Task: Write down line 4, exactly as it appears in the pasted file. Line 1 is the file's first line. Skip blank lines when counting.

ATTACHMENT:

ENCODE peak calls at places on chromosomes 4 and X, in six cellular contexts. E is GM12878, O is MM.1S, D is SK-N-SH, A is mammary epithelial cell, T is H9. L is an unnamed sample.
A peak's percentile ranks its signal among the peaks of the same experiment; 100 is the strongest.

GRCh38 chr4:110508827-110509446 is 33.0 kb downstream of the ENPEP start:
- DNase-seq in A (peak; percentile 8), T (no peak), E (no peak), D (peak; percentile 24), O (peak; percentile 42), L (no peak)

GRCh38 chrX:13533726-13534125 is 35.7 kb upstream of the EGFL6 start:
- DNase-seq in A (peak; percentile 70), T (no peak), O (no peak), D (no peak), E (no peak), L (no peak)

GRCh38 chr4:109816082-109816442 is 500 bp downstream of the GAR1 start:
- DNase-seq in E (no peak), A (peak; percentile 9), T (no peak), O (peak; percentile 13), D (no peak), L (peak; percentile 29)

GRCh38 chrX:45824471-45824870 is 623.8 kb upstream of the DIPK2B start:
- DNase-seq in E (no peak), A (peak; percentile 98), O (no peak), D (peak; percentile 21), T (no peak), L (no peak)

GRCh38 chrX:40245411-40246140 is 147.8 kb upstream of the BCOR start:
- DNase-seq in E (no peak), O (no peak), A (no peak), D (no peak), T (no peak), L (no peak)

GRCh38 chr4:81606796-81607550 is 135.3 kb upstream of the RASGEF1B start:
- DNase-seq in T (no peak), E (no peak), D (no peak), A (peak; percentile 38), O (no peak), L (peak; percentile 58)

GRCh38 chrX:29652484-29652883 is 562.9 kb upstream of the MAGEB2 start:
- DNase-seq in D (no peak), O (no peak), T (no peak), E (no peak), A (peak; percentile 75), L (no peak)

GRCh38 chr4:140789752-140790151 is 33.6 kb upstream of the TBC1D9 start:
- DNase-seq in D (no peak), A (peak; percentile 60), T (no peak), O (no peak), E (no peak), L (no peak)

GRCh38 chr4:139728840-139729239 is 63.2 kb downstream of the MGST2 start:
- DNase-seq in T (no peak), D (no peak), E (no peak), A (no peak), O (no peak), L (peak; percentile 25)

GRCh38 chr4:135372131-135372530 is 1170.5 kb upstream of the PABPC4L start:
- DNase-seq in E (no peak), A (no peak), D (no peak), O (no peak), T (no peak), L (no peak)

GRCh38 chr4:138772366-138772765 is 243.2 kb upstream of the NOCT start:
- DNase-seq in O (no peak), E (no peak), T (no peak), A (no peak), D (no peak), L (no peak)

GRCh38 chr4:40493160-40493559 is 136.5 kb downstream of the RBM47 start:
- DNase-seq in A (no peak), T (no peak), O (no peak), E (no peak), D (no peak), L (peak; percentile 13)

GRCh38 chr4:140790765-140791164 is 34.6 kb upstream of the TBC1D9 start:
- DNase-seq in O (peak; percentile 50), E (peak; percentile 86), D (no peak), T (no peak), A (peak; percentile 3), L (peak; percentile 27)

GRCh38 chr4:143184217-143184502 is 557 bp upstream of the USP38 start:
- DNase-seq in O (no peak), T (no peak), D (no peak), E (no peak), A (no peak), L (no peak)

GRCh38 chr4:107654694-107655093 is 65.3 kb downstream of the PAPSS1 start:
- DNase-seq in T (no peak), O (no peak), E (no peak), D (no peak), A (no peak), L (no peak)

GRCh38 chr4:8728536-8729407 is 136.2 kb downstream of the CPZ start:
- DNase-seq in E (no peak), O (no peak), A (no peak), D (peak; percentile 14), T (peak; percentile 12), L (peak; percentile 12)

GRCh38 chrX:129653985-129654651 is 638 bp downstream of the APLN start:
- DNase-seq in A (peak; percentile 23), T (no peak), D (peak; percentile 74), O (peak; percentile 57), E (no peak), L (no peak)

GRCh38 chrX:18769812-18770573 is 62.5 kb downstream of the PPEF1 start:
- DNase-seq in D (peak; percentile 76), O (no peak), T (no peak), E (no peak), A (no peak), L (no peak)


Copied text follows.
- DNase-seq in A (peak; percentile 8), T (no peak), E (no peak), D (peak; percentile 24), O (peak; percentile 42), L (no peak)